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In a dogwood winter of grief he always
turned from fresh graves into another country.
Subtraction of lives from the land
altered fields, changed weather, shortened
seasons, made him---no longer a face reflected
in the cool springs of their eyes---
a sudden stranger to himself.

He turned always knowing their lives had bounded
the country he had known---the rounds and routines
of their days, little seasons, familiar weathers,
certain as rosebuds, fall apples or first frost,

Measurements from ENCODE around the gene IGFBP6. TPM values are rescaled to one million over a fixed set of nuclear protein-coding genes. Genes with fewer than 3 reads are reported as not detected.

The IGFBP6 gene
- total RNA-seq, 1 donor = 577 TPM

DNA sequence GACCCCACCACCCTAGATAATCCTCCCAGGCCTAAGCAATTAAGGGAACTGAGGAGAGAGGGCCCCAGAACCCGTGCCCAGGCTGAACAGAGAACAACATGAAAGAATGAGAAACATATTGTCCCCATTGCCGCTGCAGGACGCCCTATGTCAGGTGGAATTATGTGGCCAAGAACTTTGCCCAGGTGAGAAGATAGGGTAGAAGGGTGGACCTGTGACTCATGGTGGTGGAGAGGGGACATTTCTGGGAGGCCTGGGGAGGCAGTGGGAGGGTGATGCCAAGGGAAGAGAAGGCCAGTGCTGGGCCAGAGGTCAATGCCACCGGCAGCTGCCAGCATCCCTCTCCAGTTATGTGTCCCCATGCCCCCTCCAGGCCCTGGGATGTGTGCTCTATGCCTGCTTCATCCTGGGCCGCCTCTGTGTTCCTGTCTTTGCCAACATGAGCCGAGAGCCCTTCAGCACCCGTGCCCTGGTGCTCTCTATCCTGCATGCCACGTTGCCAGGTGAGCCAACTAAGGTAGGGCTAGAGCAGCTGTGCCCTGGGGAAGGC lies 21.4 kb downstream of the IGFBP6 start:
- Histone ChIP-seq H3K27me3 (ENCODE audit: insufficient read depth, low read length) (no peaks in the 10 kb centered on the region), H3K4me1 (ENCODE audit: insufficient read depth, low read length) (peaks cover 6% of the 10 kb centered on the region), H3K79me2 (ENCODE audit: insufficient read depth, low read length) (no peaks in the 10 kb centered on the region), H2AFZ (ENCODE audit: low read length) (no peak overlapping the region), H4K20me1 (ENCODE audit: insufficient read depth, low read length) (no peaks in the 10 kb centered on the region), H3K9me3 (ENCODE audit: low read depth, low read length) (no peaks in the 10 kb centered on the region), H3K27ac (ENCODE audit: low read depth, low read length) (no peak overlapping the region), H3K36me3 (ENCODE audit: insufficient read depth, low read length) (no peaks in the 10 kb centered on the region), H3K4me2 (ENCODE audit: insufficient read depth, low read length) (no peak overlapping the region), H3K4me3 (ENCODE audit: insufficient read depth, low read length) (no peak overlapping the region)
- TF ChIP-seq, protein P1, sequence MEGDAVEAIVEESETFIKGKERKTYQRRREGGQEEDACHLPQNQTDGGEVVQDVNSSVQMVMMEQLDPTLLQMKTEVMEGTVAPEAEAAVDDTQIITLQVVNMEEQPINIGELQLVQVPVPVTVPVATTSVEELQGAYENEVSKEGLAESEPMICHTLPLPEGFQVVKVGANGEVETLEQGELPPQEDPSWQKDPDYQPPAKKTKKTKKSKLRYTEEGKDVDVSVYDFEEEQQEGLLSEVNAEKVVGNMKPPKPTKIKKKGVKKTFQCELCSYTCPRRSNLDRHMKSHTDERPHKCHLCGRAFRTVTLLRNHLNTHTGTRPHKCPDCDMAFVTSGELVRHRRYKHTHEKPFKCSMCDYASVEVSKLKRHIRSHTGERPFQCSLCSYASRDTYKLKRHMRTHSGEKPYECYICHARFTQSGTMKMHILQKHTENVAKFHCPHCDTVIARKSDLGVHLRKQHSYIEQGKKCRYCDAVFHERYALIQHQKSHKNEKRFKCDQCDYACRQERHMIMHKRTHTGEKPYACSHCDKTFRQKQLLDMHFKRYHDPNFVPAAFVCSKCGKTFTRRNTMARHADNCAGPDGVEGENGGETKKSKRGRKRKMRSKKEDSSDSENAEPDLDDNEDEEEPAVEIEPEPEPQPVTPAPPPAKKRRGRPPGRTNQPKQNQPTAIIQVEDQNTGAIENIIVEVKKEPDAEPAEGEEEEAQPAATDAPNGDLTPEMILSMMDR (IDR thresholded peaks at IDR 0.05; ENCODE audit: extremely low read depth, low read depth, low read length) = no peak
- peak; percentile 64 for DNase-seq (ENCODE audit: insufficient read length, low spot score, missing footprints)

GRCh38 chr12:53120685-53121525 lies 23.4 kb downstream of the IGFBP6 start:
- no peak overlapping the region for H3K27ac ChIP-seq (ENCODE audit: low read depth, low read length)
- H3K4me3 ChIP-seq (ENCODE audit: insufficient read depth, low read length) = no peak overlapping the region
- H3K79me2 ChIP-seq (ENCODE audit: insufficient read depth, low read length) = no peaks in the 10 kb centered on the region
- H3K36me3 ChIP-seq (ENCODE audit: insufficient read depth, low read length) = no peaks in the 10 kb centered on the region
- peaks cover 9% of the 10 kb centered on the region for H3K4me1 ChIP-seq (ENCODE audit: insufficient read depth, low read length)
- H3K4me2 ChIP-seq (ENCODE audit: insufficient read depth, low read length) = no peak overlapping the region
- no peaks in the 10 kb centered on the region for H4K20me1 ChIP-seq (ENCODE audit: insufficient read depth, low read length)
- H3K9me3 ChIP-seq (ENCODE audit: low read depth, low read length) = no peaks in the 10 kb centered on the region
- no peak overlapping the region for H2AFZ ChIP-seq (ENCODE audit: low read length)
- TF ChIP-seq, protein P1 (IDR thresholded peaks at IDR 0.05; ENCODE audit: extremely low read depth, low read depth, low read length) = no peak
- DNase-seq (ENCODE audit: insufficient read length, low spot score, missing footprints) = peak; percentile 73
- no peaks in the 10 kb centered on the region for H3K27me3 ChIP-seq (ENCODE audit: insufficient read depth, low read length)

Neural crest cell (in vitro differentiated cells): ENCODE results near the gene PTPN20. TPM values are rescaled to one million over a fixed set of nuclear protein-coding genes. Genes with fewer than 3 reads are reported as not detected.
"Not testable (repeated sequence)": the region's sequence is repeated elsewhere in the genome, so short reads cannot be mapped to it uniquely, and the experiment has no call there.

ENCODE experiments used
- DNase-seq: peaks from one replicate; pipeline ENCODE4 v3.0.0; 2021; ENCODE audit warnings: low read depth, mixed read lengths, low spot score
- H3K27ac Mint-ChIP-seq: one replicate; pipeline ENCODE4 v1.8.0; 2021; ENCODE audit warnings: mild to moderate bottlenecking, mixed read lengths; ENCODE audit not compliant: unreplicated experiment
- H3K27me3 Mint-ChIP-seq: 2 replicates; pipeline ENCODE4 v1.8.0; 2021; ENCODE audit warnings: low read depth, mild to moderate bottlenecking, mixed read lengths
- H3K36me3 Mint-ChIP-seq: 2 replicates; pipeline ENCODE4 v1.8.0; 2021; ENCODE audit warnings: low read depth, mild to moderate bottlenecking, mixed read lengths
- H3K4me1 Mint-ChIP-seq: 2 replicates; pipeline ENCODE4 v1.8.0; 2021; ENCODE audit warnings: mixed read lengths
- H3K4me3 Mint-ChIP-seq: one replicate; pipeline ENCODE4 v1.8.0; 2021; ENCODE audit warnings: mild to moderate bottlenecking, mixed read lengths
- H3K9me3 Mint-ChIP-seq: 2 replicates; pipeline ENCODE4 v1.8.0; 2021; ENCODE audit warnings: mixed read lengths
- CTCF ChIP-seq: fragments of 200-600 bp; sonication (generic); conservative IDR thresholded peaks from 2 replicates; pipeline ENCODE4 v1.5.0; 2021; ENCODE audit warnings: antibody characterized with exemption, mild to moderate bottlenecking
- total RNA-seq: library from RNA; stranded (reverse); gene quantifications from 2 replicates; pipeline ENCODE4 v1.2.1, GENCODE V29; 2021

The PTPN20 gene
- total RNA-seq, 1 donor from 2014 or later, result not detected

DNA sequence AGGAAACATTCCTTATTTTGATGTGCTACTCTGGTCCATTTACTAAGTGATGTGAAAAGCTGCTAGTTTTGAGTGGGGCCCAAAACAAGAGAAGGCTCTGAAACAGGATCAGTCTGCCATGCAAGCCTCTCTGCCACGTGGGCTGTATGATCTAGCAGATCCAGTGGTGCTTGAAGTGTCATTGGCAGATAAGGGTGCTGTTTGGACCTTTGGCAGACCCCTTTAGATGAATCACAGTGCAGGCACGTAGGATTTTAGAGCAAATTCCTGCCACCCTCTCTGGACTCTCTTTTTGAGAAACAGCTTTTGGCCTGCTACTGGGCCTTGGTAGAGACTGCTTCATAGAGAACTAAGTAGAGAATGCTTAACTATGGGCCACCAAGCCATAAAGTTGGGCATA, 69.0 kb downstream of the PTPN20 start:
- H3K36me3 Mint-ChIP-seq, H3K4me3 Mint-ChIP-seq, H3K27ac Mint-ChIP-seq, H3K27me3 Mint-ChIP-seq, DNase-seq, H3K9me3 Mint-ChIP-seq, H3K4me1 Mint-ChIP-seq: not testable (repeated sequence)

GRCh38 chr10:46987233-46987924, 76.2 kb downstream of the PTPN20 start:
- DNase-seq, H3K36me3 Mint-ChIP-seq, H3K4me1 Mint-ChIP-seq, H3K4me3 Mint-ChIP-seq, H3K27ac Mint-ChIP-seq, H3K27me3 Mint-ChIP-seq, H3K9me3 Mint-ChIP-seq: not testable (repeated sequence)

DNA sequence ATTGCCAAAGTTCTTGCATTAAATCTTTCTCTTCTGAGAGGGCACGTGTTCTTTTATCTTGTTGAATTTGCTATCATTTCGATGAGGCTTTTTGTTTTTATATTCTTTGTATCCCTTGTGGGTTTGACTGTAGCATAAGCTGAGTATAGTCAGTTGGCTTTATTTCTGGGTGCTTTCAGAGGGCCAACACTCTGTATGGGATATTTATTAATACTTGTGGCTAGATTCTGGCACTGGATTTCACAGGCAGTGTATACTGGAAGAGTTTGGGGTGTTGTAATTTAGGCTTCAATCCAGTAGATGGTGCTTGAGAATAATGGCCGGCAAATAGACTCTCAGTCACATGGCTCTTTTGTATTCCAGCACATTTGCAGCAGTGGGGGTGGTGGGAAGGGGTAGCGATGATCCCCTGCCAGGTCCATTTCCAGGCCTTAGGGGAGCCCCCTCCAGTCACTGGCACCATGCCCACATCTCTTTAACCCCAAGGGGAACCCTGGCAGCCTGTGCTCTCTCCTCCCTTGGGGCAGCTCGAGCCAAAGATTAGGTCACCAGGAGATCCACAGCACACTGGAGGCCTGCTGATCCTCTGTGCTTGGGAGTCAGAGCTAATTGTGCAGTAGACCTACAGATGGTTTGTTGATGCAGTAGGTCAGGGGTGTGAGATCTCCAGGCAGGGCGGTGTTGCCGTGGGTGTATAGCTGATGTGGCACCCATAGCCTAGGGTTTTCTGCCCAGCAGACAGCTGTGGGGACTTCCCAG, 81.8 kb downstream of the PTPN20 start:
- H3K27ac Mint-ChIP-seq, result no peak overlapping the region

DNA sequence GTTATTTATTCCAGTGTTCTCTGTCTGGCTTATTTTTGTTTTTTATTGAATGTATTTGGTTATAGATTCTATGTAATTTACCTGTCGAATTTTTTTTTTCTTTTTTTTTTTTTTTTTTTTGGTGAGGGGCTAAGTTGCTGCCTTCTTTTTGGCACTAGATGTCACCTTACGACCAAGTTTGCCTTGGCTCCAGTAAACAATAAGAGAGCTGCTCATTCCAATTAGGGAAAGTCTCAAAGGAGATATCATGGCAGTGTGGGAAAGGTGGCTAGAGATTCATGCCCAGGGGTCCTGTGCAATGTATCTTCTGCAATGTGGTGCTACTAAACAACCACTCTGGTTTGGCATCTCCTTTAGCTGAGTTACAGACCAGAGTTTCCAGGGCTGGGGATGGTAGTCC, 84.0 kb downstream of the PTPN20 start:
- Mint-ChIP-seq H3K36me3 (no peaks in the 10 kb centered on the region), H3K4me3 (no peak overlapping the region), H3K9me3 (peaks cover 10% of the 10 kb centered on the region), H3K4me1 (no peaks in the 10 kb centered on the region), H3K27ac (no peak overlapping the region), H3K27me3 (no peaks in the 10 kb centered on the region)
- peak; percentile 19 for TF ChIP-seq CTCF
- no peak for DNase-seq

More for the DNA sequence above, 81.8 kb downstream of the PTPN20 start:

their rooted lives great trees, his summer shade,
their stories on the porch at night: rain on the roof.

Like lines in the palms of their hands, paths
they made from house to barn to field got lost
in weeds and never came home. Fields and buildings
turned their backs on one another. A hill
eroded down to white limestone: flesh fallen from bones.

He always turned away with a heart fluttering
like a sparrow beating its wings at a window inside
the emptied house. Beyond a baffling hard
transparency: cedars, fenced fields, light, air,
country he came from.

from The Mountains Have Come Closer, 1980©

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